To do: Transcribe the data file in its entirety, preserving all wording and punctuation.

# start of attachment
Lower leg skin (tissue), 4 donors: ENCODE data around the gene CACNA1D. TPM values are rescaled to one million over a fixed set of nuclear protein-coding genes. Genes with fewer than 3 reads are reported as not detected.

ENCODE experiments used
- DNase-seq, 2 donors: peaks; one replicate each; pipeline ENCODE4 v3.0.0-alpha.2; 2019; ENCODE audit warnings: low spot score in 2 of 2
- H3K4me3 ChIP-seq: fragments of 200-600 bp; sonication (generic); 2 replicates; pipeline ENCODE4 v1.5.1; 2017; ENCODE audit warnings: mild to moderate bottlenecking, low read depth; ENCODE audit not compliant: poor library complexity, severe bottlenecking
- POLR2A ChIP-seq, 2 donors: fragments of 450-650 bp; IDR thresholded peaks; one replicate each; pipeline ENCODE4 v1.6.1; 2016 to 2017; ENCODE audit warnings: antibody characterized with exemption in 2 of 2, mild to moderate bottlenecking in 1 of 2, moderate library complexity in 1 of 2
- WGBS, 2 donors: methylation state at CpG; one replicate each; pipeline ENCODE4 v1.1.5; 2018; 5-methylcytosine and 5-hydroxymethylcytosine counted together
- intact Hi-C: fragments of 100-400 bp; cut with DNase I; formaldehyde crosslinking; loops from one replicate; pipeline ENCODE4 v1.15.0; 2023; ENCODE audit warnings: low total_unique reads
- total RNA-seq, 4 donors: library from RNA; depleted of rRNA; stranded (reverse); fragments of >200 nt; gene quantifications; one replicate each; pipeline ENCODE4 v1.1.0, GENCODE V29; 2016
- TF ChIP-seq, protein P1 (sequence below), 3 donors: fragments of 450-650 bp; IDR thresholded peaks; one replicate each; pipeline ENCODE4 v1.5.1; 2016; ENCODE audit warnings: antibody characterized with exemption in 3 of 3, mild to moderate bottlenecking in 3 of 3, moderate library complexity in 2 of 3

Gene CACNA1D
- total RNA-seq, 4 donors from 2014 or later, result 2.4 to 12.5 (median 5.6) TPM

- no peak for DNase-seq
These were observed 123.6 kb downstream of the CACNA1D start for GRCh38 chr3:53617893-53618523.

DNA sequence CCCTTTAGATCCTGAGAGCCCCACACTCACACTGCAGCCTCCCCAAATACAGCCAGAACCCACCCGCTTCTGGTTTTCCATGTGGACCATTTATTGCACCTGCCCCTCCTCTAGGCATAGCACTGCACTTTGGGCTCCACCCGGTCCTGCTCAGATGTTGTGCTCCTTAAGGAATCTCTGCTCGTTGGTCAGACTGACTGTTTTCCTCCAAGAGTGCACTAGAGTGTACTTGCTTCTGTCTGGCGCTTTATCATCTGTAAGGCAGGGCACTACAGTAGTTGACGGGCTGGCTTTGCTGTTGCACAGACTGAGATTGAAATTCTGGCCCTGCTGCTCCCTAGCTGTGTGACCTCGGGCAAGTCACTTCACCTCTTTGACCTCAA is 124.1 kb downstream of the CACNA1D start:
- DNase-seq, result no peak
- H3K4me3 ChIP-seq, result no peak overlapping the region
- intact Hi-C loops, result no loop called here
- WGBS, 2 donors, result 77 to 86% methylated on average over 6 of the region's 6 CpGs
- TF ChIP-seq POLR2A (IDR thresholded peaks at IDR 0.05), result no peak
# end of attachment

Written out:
Lower leg skin (tissue), 4 donors: ENCODE data around the gene CACNA1D. TPM values are rescaled to one million over a fixed set of nuclear protein-coding genes. Genes with fewer than 3 reads are reported as not detected.

ENCODE experiments used
- DNase-seq, 2 donors: peaks; one replicate each; pipeline ENCODE4 v3.0.0-alpha.2; 2019; ENCODE audit warnings: low spot score in 2 of 2
- H3K4me3 ChIP-seq: fragments of 200-600 bp; sonication (generic); 2 replicates; pipeline ENCODE4 v1.5.1; 2017; ENCODE audit warnings: mild to moderate bottlenecking, low read depth; ENCODE audit not compliant: poor library complexity, severe bottlenecking
- POLR2A ChIP-seq, 2 donors: fragments of 450-650 bp; IDR thresholded peaks; one replicate each; pipeline ENCODE4 v1.6.1; 2016 to 2017; ENCODE audit warnings: antibody characterized with exemption in 2 of 2, mild to moderate bottlenecking in 1 of 2, moderate library complexity in 1 of 2
- WGBS, 2 donors: methylation state at CpG; one replicate each; pipeline ENCODE4 v1.1.5; 2018; 5-methylcytosine and 5-hydroxymethylcytosine counted together
- intact Hi-C: fragments of 100-400 bp; cut with DNase I; formaldehyde crosslinking; loops from one replicate; pipeline ENCODE4 v1.15.0; 2023; ENCODE audit warnings: low total_unique reads
- total RNA-seq, 4 donors: library from RNA; depleted of rRNA; stranded (reverse); fragments of >200 nt; gene quantifications; one replicate each; pipeline ENCODE4 v1.1.0, GENCODE V29; 2016
- TF ChIP-seq, protein P1 (sequence below), 3 donors: fragments of 450-650 bp; IDR thresholded peaks; one replicate each; pipeline ENCODE4 v1.5.1; 2016; ENCODE audit warnings: antibody characterized with exemption in 3 of 3, mild to moderate bottlenecking in 3 of 3, moderate library complexity in 2 of 3

Gene CACNA1D
- total RNA-seq, 4 donors from 2014 or later, result 2.4 to 12.5 (median 5.6) TPM

- no peak for DNase-seq
These were observed 123.6 kb downstream of the CACNA1D start for GRCh38 chr3:53617893-53618523.

DNA sequence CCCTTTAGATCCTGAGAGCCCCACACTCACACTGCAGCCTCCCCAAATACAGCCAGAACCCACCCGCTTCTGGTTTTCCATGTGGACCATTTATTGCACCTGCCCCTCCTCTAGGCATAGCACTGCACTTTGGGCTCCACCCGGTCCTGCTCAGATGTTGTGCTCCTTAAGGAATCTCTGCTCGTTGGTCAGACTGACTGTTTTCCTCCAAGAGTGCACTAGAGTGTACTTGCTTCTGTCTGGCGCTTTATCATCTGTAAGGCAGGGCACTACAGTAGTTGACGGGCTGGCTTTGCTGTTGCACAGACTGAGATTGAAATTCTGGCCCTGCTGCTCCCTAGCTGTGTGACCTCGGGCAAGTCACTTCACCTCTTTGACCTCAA is 124.1 kb downstream of the CACNA1D start:
- DNase-seq, result no peak
- H3K4me3 ChIP-seq, result no peak overlapping the region
- intact Hi-C loops, result no loop called here
- WGBS, 2 donors, result 77 to 86% methylated on average over 6 of the region's 6 CpGs
- TF ChIP-seq POLR2A (IDR thresholded peaks at IDR 0.05), result no peak